60 yard prison van trip condemned
Published 26/09/2011 | 17:02
A decision to send a prison van 90 miles to transport a man from a police station to the magistrates' court next door has been slammed as a waste of money.
GEOAmey, a company which collects and delivers prisoners across England and Wales on behalf of the Ministry of Justice, took a defendant from Banbury police station to the Oxfordshire town's magistrates' court - a distance of around 60 yards - in a vehicle that had come from Southampton, Hampshire.
The 27-year-old appeared before magistrates after being held in custody overnight following his arrest for two alleged public order offences earlier this month.
The incident came to light after Oxford Crown Court Judge Tom Corrie questioned how much public money had been wasted by not walking the defendant the few steps between the two buildings.
But a spokesman for GEOAmey denied reports the journey was being pocketed by the taxpayer as he said the company was under a fixed-price contract.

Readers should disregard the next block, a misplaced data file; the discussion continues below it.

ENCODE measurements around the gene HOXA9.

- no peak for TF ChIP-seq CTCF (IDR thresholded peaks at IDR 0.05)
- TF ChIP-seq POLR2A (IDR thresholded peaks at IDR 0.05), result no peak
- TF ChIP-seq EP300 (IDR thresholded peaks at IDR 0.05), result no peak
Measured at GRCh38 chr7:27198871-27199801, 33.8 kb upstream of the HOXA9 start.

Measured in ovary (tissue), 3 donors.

He said: "It's not the practice in this country to walk defendants down the street in handcuffs. If we had walked him down the street we would be criticised and now we are being criticised for what we are contractually obliged to do, which is to transport prisoners from one secure unit to another."
A statement from GEOAmey added: "We normally cover Banbury from out of our Buckinghamshire vehicle base.
"However, in this particular instance, the request to move this prisoner came late, by which time all our available Buckinghamshire-based vehicles and crews had already been allocated to other routes and schedules. Diverting one of them would have disrupted its schedule and meant late arrivals at courts.
"Therefore, as a contingency measure, in order to deliver the standard of service we are committed to provide, a vehicle and officers were deployed from our Eastleigh base."
A spokesman for Thames Valley Police said prisoner transport was the responsibility of contractors such as GEOAmey and not police. It added: "I am sure the public would prefer to see police officers on the streets and not providing transport for defendants, and to achieve this Thames Valley Police continues to work with the contractors provided by the National Offender Management Service."